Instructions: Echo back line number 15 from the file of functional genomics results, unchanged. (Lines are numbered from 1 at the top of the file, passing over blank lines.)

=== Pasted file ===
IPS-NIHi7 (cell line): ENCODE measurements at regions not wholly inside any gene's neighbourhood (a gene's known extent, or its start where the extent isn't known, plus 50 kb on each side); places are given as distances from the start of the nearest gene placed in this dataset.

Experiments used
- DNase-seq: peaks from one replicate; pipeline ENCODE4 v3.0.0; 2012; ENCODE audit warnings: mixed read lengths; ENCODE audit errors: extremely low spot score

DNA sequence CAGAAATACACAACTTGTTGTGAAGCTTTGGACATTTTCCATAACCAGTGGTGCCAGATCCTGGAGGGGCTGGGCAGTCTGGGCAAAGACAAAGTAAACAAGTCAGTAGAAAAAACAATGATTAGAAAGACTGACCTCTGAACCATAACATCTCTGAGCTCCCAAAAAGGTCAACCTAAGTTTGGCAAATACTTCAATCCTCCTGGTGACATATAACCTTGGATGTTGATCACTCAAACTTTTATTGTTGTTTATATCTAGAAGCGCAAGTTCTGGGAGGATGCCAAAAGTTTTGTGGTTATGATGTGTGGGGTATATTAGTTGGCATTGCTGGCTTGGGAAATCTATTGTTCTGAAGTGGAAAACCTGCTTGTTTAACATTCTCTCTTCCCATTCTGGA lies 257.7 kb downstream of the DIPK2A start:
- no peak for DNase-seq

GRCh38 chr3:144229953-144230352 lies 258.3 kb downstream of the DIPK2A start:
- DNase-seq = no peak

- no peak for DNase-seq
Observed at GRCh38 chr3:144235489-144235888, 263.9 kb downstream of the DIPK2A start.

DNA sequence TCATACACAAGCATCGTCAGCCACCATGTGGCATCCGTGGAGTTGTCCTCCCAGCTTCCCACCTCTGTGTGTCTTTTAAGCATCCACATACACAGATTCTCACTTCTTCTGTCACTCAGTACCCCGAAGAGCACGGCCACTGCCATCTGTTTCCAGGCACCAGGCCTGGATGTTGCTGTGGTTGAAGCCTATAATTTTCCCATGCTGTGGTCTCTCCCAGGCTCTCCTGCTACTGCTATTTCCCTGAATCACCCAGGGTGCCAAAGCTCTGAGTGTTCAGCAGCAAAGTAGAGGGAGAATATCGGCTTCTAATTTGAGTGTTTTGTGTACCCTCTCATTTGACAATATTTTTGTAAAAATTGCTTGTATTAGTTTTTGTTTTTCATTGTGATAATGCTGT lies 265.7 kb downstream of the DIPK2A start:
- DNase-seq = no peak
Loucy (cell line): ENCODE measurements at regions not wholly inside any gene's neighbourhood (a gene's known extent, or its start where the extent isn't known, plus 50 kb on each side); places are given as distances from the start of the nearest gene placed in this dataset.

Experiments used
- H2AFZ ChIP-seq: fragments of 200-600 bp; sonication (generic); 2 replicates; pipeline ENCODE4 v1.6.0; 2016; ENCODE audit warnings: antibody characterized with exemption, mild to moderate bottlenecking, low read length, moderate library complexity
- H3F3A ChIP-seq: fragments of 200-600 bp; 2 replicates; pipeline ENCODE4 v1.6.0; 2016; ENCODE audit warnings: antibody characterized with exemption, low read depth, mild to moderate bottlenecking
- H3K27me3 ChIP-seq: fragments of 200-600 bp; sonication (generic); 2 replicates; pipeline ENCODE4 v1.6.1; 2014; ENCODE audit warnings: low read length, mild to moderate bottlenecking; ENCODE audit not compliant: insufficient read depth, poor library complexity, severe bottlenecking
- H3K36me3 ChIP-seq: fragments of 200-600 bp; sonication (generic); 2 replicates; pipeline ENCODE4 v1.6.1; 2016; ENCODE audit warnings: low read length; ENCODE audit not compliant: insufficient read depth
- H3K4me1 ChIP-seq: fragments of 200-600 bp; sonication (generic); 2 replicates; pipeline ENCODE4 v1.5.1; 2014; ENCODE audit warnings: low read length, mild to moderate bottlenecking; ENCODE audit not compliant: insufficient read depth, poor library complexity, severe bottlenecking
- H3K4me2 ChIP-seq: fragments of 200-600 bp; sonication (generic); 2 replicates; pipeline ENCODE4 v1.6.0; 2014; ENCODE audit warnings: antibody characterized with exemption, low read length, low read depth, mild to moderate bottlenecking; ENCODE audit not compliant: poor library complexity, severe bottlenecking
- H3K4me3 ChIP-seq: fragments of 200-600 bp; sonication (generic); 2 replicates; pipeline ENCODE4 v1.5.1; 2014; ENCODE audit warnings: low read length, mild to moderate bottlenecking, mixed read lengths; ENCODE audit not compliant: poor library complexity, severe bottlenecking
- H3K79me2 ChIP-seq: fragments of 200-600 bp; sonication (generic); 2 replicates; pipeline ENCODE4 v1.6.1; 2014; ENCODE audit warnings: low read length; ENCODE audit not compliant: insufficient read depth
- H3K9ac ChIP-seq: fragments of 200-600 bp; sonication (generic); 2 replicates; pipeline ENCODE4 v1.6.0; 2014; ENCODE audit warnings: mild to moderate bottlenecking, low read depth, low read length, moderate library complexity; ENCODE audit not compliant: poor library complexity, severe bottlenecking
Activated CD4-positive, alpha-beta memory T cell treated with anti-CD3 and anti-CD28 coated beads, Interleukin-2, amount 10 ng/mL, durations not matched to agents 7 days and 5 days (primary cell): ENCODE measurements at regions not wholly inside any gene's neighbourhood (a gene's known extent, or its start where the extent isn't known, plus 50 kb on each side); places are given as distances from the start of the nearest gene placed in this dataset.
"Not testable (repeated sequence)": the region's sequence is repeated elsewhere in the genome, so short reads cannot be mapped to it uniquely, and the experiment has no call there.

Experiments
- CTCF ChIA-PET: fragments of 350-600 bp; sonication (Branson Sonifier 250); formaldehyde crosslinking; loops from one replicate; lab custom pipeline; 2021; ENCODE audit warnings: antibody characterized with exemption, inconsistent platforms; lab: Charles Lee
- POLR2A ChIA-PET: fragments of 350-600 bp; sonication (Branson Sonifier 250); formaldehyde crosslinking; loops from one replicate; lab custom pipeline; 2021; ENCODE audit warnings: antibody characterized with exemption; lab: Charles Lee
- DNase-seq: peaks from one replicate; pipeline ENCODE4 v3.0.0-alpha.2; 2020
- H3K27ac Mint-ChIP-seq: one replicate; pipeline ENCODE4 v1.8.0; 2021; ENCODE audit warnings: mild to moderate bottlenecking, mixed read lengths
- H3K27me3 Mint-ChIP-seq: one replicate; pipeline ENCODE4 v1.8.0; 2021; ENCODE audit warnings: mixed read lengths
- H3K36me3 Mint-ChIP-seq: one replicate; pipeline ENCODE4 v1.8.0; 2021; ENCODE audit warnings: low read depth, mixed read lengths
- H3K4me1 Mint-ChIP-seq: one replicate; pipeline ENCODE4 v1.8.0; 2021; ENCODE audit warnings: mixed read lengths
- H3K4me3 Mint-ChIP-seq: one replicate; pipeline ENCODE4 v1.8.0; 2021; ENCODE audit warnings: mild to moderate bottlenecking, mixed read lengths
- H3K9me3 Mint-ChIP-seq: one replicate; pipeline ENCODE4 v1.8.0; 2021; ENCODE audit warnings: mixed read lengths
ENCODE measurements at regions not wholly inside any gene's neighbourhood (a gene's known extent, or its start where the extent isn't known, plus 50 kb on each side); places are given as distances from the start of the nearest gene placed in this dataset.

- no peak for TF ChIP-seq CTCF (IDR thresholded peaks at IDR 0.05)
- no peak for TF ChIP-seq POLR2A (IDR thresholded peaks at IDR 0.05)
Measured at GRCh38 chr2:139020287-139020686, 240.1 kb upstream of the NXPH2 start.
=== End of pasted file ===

- H3F3A ChIP-seq: fragments of 200-600 bp; 2 replicates; pipeline ENCODE4 v1.6.0; 2016; ENCODE audit warnings: antibody characterized with exemption, low read depth, mild to moderate bottlenecking